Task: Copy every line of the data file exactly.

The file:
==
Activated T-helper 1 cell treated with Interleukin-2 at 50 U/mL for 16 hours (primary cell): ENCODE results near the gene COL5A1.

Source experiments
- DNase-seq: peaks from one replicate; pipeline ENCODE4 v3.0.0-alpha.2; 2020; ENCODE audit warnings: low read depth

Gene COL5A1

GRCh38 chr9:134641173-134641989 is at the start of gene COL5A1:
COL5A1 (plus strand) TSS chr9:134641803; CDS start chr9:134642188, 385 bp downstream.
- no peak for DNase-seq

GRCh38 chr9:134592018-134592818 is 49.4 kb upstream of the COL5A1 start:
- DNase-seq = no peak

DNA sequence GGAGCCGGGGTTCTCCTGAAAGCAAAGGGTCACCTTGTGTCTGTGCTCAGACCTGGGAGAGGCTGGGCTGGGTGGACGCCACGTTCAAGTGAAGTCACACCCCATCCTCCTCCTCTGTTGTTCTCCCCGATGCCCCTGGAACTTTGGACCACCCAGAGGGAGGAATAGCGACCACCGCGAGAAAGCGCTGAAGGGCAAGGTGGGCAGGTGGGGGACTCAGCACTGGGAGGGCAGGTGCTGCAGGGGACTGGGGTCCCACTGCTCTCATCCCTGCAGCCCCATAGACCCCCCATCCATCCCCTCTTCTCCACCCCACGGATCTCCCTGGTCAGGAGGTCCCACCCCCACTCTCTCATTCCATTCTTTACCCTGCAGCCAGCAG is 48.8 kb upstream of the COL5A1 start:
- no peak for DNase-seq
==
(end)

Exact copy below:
Activated T-helper 1 cell treated with Interleukin-2 at 50 U/mL for 16 hours (primary cell): ENCODE results near the gene COL5A1.

Source experiments
- DNase-seq: peaks from one replicate; pipeline ENCODE4 v3.0.0-alpha.2; 2020; ENCODE audit warnings: low read depth

Gene COL5A1

GRCh38 chr9:134641173-134641989 is at the start of gene COL5A1:
COL5A1 (plus strand) TSS chr9:134641803; CDS start chr9:134642188, 385 bp downstream.
- no peak for DNase-seq

GRCh38 chr9:134592018-134592818 is 49.4 kb upstream of the COL5A1 start:
- DNase-seq = no peak

DNA sequence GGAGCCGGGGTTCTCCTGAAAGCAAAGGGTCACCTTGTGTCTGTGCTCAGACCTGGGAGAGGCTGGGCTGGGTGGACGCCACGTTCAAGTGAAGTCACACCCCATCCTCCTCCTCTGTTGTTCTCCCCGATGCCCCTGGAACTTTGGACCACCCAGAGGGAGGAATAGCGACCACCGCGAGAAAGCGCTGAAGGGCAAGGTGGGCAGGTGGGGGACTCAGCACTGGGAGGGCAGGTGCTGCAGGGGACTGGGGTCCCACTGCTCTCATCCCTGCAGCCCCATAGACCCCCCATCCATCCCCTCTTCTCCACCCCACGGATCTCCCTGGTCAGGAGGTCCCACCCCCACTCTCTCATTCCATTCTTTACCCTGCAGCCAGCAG is 48.8 kb upstream of the COL5A1 start:
- no peak for DNase-seq